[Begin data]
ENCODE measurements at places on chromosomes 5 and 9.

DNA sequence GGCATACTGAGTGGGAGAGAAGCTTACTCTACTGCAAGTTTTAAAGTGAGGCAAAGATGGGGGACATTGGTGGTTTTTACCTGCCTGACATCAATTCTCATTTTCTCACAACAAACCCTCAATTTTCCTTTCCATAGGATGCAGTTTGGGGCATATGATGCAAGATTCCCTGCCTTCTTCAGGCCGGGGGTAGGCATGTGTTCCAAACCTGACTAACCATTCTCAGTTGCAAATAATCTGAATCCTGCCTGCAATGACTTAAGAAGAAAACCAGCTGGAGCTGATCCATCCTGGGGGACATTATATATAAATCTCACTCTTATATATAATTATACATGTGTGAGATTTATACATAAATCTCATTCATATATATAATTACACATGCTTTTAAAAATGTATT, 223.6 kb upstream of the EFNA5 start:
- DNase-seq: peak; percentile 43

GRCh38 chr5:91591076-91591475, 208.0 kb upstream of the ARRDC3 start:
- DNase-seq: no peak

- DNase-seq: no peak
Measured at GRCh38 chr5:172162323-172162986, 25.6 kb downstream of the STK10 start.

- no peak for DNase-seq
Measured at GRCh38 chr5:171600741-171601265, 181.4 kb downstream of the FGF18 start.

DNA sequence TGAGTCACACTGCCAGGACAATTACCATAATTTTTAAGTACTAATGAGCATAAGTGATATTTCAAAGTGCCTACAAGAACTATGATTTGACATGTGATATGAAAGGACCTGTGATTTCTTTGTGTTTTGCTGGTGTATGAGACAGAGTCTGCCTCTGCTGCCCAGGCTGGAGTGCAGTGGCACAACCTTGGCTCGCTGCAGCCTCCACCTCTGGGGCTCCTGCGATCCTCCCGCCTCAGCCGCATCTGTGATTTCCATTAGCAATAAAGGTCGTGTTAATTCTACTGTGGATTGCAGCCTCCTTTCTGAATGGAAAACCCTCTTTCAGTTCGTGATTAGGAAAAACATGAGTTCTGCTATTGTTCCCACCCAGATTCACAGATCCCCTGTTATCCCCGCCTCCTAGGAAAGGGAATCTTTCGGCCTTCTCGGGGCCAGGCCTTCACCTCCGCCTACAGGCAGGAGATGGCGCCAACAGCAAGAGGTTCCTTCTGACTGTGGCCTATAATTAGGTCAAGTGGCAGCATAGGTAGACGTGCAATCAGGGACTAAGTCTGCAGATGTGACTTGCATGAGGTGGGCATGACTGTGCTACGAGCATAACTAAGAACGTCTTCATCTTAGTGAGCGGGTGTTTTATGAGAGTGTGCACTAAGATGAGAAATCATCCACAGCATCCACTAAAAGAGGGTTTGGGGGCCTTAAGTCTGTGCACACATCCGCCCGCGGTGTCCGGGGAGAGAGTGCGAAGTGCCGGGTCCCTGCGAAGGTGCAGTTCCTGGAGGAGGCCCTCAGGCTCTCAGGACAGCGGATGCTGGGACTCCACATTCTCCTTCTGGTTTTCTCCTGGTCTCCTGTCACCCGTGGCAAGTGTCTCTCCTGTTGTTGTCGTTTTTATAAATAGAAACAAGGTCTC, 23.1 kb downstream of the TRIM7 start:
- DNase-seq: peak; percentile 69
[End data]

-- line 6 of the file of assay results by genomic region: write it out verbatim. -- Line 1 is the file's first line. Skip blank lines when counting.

- DNase-seq: no peak